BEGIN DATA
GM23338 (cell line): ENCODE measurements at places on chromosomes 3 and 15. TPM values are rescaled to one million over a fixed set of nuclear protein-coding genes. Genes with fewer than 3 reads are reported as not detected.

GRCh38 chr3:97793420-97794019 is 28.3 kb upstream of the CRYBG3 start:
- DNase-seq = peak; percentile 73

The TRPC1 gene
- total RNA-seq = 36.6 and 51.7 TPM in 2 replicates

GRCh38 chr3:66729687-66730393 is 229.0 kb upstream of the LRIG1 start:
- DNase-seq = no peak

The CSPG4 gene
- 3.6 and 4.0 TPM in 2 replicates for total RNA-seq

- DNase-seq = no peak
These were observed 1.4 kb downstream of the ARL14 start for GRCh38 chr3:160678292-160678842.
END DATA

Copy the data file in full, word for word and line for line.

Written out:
GM23338 (cell line): ENCODE measurements at places on chromosomes 3 and 15. TPM values are rescaled to one million over a fixed set of nuclear protein-coding genes. Genes with fewer than 3 reads are reported as not detected.

GRCh38 chr3:97793420-97794019 is 28.3 kb upstream of the CRYBG3 start:
- DNase-seq = peak; percentile 73

The TRPC1 gene
- total RNA-seq = 36.6 and 51.7 TPM in 2 replicates

GRCh38 chr3:66729687-66730393 is 229.0 kb upstream of the LRIG1 start:
- DNase-seq = no peak

The CSPG4 gene
- 3.6 and 4.0 TPM in 2 replicates for total RNA-seq

- DNase-seq = no peak
These were observed 1.4 kb downstream of the ARL14 start for GRCh38 chr3:160678292-160678842.